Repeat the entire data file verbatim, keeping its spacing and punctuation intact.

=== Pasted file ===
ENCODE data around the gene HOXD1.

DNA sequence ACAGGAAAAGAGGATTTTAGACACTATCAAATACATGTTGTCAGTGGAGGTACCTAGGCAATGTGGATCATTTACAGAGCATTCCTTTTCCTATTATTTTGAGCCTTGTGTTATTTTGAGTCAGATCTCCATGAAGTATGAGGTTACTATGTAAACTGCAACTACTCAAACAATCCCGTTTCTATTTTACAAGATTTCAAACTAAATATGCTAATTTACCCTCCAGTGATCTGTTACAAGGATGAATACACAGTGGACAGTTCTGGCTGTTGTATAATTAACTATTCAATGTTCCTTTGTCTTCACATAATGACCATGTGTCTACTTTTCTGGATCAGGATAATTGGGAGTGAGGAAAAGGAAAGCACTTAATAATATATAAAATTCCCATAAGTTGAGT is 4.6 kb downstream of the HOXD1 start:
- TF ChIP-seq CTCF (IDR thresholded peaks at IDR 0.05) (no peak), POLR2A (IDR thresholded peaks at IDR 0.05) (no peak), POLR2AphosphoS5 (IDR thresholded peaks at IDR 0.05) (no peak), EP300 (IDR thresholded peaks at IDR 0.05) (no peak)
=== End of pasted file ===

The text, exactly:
ENCODE data around the gene HOXD1.

DNA sequence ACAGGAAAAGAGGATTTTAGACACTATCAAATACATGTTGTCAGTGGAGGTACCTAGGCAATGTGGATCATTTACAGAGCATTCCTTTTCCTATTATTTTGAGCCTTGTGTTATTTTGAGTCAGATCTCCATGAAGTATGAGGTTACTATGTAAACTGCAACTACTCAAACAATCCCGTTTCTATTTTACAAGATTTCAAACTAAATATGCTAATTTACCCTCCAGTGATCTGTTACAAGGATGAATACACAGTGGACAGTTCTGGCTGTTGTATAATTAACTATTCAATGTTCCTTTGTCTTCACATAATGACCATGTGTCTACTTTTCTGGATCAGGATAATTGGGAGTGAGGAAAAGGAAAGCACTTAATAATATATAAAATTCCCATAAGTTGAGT is 4.6 kb downstream of the HOXD1 start:
- TF ChIP-seq CTCF (IDR thresholded peaks at IDR 0.05) (no peak), POLR2A (IDR thresholded peaks at IDR 0.05) (no peak), POLR2AphosphoS5 (IDR thresholded peaks at IDR 0.05) (no peak), EP300 (IDR thresholded peaks at IDR 0.05) (no peak)